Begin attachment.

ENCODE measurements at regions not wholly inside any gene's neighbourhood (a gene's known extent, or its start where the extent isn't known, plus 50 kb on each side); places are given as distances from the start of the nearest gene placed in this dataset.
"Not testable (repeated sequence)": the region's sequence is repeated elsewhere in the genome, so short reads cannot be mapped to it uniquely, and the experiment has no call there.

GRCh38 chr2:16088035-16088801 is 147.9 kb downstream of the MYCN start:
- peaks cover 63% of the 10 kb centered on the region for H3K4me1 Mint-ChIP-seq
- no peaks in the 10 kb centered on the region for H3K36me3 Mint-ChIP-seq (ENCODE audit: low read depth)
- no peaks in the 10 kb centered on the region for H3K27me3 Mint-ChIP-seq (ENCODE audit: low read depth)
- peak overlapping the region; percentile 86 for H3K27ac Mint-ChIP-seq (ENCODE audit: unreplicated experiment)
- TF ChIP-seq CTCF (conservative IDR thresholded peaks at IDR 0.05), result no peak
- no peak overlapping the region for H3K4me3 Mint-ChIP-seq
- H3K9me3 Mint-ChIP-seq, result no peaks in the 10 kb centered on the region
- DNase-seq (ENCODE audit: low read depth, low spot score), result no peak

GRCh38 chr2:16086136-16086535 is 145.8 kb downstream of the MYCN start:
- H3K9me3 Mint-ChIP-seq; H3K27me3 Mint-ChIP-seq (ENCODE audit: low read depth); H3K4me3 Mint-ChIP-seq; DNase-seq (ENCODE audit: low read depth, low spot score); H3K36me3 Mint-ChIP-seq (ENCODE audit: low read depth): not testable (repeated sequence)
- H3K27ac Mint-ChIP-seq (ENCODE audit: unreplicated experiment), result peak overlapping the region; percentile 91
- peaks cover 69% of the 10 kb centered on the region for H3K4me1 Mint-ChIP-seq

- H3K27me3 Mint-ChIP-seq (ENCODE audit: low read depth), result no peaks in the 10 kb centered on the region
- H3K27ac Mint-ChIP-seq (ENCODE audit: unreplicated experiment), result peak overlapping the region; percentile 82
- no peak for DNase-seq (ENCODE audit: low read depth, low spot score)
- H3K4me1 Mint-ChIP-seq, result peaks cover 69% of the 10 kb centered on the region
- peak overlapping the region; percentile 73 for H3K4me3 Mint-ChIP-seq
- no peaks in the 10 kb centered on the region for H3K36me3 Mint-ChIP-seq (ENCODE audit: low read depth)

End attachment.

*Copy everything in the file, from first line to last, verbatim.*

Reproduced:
ENCODE measurements at regions not wholly inside any gene's neighbourhood (a gene's known extent, or its start where the extent isn't known, plus 50 kb on each side); places are given as distances from the start of the nearest gene placed in this dataset.
"Not testable (repeated sequence)": the region's sequence is repeated elsewhere in the genome, so short reads cannot be mapped to it uniquely, and the experiment has no call there.

GRCh38 chr2:16088035-16088801 is 147.9 kb downstream of the MYCN start:
- peaks cover 63% of the 10 kb centered on the region for H3K4me1 Mint-ChIP-seq
- no peaks in the 10 kb centered on the region for H3K36me3 Mint-ChIP-seq (ENCODE audit: low read depth)
- no peaks in the 10 kb centered on the region for H3K27me3 Mint-ChIP-seq (ENCODE audit: low read depth)
- peak overlapping the region; percentile 86 for H3K27ac Mint-ChIP-seq (ENCODE audit: unreplicated experiment)
- TF ChIP-seq CTCF (conservative IDR thresholded peaks at IDR 0.05), result no peak
- no peak overlapping the region for H3K4me3 Mint-ChIP-seq
- H3K9me3 Mint-ChIP-seq, result no peaks in the 10 kb centered on the region
- DNase-seq (ENCODE audit: low read depth, low spot score), result no peak

GRCh38 chr2:16086136-16086535 is 145.8 kb downstream of the MYCN start:
- H3K9me3 Mint-ChIP-seq; H3K27me3 Mint-ChIP-seq (ENCODE audit: low read depth); H3K4me3 Mint-ChIP-seq; DNase-seq (ENCODE audit: low read depth, low spot score); H3K36me3 Mint-ChIP-seq (ENCODE audit: low read depth): not testable (repeated sequence)
- H3K27ac Mint-ChIP-seq (ENCODE audit: unreplicated experiment), result peak overlapping the region; percentile 91
- peaks cover 69% of the 10 kb centered on the region for H3K4me1 Mint-ChIP-seq

- H3K27me3 Mint-ChIP-seq (ENCODE audit: low read depth), result no peaks in the 10 kb centered on the region
- H3K27ac Mint-ChIP-seq (ENCODE audit: unreplicated experiment), result peak overlapping the region; percentile 82
- no peak for DNase-seq (ENCODE audit: low read depth, low spot score)
- H3K4me1 Mint-ChIP-seq, result peaks cover 69% of the 10 kb centered on the region
- peak overlapping the region; percentile 73 for H3K4me3 Mint-ChIP-seq
- no peaks in the 10 kb centered on the region for H3K36me3 Mint-ChIP-seq (ENCODE audit: low read depth)